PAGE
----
*Important note before I start this article: Only say “Hello” or “Good Game” or “Nice play” etc. when you really mean it and when you genuinely feel like saying it. There is no worse feeling than getting no response when you force yourself to say “Hello” etc.*
You might recognize that from Elder Scrolls Legends, it’s one of the greets from one of the avatars of the game (way to be specific).
Today I would like to discuss the power of saying “hello”.
Far too often I find myself taking the game way too serious. Seeing my opponent as someone I must defeat rather than a fellow player of the game who tries his absolute best to win the game aswell. This moves me away from the fundamental concept of a game, to have fun!
I find that when I say hello at the start of a match that I not only feel good myself, because I actually said something nice to my opponent, but that single greeting also confirms something, that it’s just a game! I tend to take the game way less serious when I greet my opponent, because then I think of him as a fellow player of the game, and I tend to enjoy the game more.
The same goes for saying “Nice play!” or something way harder to do “Good game!”, credit where credit due right?. These statements are guaranteed to make you feel better because it takes a certain mentality to say these things, the mentality of it’s just a game! And isn’t it true? After every play is made and the victor is determined, it’s just another game of many to your road to whatever rank you want to achieve! So why beat the bush around this one loss or that one misplay that caused you to lose, learn from them and move on to the next game, it’s that simple really! And, bonus tip: when you say “Greetings” on the turn after a defeat, you start fresh, you confirm to yourself that this is a new game and anything can happen (man there is an article in this quote).
I would like to take an example, as a bonus to fully clarify this story. I used to play Quake Live back in the day, and I used to spectate matches and watch some matches on youtube. And one thing that stuck by me was that every high skilled player said “gl&hf” or some creative variation of that at the start of the game. I myself was shocked at that time, why would I want my opponent to have “good luck”? Why would I wish him best of luck in defeating me?! It didn’t make sense! And I was absolutely stunned when I read what the said after the game, they said “gg”! Even the player that was defeated! I fainted (not really).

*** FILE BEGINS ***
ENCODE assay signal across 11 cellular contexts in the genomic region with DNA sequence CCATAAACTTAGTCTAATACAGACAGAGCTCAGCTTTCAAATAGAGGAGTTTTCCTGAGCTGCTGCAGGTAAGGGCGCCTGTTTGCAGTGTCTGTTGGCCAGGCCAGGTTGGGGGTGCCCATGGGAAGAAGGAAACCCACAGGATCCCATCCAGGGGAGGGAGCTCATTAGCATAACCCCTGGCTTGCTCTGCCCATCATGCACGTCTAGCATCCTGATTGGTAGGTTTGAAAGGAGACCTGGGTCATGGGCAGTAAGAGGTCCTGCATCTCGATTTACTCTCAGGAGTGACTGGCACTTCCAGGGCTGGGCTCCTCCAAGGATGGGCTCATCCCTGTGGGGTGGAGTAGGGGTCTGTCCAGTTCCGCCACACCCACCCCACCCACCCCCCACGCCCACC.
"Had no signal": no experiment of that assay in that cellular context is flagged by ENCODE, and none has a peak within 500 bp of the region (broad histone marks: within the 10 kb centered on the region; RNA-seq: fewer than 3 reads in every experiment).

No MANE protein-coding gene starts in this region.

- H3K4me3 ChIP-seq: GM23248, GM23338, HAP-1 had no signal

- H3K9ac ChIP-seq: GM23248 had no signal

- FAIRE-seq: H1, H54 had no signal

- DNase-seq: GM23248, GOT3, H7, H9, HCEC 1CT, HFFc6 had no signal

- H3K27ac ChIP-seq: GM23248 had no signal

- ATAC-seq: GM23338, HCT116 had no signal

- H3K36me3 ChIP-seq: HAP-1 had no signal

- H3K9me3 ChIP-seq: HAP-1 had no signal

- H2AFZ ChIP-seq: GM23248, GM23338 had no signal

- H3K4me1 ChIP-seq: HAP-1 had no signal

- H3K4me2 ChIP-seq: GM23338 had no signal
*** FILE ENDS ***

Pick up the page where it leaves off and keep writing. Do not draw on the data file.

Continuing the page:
I was after a while that I realized that these players actually enjoyed the game. Ofcourse they care about winning or losing but they actually respect their opponent enough to wish them luck and to say good game to them after the match not matter of a win or loss.
I would like to quote SK Rapha, a Quake Live player and current (or former?) world champion in Quake Live Duels. He said the following during a reflection video of ESL: Classics “A game like this wouldn’t be as good as it was if it wasn’t for the opponent that was across from me. So these games don’t mean anything unless your opponent is as good as you or better”. I think that this shows the mindset of the Quake Live players and this is in my opinion a true example for anyone trying to get better at anything.